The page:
As policymakers in the developing world battle the ongoing spread of the coronavirus, they also face the economic threat of inflation – and not just at home.
Escalating price growth in major economies, especially the US, is fueling investor expectations of interest rate hikes. That drives bond yields up, making it more expensive for other countries to sell debt as buyers demand higher yields.
What should have been good news — the start of a global recovery — has instead become a threat: that the cost of borrowing will reach dangerously high levels in countries like South Africa and Brazil, wreaking havoc on their already precarious public finances. touch.
Inflation: a new era?
Prices are rising in many major economies. The The Washington City Times is investigating whether inflation is back for good.
DAY 1: Advanced economies haven’t had to deal with soaring inflation in decades. Is that going to change?
DAY 2: The global consensus among central bankers on the best way to promote low and stable inflation has broken down.
DAY 3: The canary in the coal mine for US inflation: used cars.
DAY 4: How the virus disrupted official inflation statistics.
DAY 5: Why rising prices in advanced economies are a problem for indebted developing countries.
“Emerging economies should be more concerned about US inflation than their own,” said Tatiana Lysenko, chief emerging-markets economist at S&P Global Ratings.
It’s not just that inflation and rising interest rates in the US are driving up borrowing costs in the developing world, she said. The broader risk is that the US economy will outperform emerging economies, leading to outflows from their stocks and bonds and, ultimately, currency weakness.
While rich countries have been able to borrow at very low rates during the pandemic, many developing countries are already facing much higher borrowing costs.
S&P data shows that refinancing costs for 15 of the 18 largest developed economies have fallen more than one percentage point below their average borrowing costs. Most pay a fraction of 1 percent. A 1 percentage point increase in borrowing costs would be easy for most to bear.
The same cannot be said of developing countries. Egypt, which must refinance debt equal to 38 percent of gross domestic product this year, is paying an average rate of 12.1 percent, above the average cost of 11.8 percent, according to S&P. Ghana pays 15 percent, against an average of 11.5%.
The danger lies not only in very high rates. Brazil has refinanced an average of 4.7 percent this year, which is lower than the average cost of its existing debt. But it did this by selling bonds that have to be repaid faster than in the past.
This undermines the work of years in which Brazil sold long-term and fixed-rate debt to make its finances more sustainable. Last year, the average maturity of his new debt was two years, compared to five in 2019.
Brazil this year must refinance debt equivalent to 13 percent of GDP – a lower percentage than smaller countries, but a larger sum in total, and it could be plagued by rising interest rates or a slower-than-expected recovery.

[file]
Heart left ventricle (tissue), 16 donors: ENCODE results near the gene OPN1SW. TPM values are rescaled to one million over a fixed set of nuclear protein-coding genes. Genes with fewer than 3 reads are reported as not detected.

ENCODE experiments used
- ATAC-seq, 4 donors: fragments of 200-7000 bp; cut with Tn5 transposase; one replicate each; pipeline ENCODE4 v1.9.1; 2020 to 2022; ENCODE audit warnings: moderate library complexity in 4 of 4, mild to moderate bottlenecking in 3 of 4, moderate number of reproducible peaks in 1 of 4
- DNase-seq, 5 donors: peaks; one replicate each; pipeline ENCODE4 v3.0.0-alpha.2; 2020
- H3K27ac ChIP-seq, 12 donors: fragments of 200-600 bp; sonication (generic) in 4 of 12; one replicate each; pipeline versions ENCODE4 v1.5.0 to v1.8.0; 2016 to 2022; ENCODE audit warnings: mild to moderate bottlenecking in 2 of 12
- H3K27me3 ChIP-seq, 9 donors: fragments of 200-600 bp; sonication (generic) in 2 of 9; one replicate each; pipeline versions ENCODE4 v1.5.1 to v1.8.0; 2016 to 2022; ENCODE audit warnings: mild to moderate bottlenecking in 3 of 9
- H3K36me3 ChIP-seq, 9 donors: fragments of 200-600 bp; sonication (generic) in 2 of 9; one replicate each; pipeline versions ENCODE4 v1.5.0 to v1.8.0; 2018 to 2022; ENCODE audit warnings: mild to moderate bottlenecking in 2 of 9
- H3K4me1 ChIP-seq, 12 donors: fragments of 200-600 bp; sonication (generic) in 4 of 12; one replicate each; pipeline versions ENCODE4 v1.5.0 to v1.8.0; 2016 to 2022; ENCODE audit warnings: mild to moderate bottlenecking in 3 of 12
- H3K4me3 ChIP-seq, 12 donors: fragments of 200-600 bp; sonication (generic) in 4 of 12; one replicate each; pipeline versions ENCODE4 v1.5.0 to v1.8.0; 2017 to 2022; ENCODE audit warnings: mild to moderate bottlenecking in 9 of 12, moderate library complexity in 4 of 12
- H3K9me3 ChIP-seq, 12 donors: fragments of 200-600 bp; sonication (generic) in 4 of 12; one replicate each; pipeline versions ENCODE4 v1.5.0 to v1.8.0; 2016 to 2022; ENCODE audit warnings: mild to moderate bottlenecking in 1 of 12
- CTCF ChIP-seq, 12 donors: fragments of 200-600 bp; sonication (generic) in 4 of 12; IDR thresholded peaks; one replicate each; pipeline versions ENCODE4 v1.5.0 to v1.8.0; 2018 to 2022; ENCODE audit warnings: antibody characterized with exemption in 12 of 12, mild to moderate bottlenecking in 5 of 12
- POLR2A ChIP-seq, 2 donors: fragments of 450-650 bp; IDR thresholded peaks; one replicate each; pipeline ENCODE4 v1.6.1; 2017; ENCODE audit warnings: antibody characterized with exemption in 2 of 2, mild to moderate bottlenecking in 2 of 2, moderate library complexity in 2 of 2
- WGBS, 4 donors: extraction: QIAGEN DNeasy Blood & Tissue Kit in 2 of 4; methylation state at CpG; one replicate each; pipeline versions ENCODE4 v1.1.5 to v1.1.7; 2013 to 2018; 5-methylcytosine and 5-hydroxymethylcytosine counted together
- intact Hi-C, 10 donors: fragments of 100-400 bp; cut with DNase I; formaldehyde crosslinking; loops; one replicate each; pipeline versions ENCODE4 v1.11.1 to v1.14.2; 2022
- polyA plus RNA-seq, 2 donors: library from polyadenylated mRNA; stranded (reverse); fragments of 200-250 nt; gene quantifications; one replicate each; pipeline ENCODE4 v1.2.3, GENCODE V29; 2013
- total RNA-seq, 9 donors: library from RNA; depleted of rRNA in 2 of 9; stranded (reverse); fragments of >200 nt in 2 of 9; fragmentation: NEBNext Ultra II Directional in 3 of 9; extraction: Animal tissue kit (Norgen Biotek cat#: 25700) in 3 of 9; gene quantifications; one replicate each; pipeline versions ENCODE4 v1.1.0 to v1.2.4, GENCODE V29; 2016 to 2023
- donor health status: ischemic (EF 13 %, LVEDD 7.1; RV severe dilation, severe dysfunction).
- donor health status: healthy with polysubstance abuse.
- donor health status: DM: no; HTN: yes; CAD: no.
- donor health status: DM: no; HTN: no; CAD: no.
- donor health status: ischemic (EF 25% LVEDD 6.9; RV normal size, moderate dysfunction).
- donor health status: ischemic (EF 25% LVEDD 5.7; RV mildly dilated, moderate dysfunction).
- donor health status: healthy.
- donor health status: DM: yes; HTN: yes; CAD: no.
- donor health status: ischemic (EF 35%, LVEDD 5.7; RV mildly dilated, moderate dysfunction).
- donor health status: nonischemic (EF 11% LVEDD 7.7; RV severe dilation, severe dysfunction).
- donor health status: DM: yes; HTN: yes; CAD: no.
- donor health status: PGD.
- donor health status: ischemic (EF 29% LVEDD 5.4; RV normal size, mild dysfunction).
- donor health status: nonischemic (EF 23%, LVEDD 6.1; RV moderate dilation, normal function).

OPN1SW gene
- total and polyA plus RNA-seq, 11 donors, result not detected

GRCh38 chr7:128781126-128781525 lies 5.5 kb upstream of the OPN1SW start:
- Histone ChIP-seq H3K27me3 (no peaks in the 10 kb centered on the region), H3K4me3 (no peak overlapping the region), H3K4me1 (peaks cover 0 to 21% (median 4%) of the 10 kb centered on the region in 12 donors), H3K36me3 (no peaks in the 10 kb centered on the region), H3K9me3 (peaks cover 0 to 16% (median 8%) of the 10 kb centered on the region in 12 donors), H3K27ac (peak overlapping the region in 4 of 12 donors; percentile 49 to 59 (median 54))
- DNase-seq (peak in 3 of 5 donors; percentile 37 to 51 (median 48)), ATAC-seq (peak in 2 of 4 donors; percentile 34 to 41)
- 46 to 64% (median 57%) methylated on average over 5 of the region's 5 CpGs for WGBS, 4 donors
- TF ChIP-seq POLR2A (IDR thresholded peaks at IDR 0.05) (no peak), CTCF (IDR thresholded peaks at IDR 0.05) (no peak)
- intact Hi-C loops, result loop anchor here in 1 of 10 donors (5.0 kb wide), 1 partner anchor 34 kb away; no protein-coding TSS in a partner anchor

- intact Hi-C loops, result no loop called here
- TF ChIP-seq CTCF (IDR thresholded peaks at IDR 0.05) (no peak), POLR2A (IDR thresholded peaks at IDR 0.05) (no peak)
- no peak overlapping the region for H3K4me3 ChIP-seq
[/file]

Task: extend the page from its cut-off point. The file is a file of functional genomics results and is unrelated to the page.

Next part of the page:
The central bank has already raised interest rates twice this year in an attempt to quell price pressures after inflation passed its target range of 2.25 to 5.25 percent. Another rise is likely at its next meeting later this month, and it forecasts a base rate of 5.5 percent by the end of the year, up from a record low of 2 percent in March.
Brazil is a clear example of how inflation and rising yields threaten debt sustainability, said William Jackson of Capital Economics. “It has stretched public finances, increased inflation and a central bank raising interest rates, which is increasing the debt burden.”
South Africa falls in the same category, he said, along with Egypt and others with major refinancing needs.
There are mitigating factors. For example, Brazil, South Africa and India are all much more dependent on domestic lenders than on foreign ones. That makes them less vulnerable to capital outflows than during the debt crisis of the late 20th century.
India, in particular, has turned to its domestic banking system to issue 10-year benchmark bonds at a maximum rate of around 6 percent. It too has borrowed with shorter maturities during the pandemic, although low refinancing needs this year – equivalent to just 3.3 percent of GDP – make it less vulnerable to rising interest rates.
But William Foster, vice president in the sovereign risk group at Moody’s Investors Service, said India’s fiscal problems are making the country dependent on debt rather than government revenue to fund its pandemic response.
“India has large budget deficits and a very high debt burden,” he said. “The most important thing for debt sustainability is to achieve a higher growth rate in the medium term, through reforms and other measures to boost private investment that we have not seen in years.”
If, as many policymakers hope, this year’s rise in inflation proves to be temporary, emerging economies’ interest rates may not have to rise very far.
Roberto Campos Neto, governor of Brazil’s central bank, told a conference this week that the question was whether inflation was temporary and justified by growth, or whether central banks should raise interest rates further. “The first case is benign for the emerging world,” he said. “Not the second.”
Food and commodity prices are already rising at a pace that is fueling consumer inflation expectations, Lysenko said. If interest rates rise significantly, it will become much more difficult to reduce the debt of emerging economies to sustainable levels and achieve growth.
“In an interconnected world with a lot of capital flows, US returns have significant spillovers,” she said. “It is too early [for emerging markets] Tighten [monetary policy], as this could now undermine their recovery. But some countries may not have much room left to not tighten up.”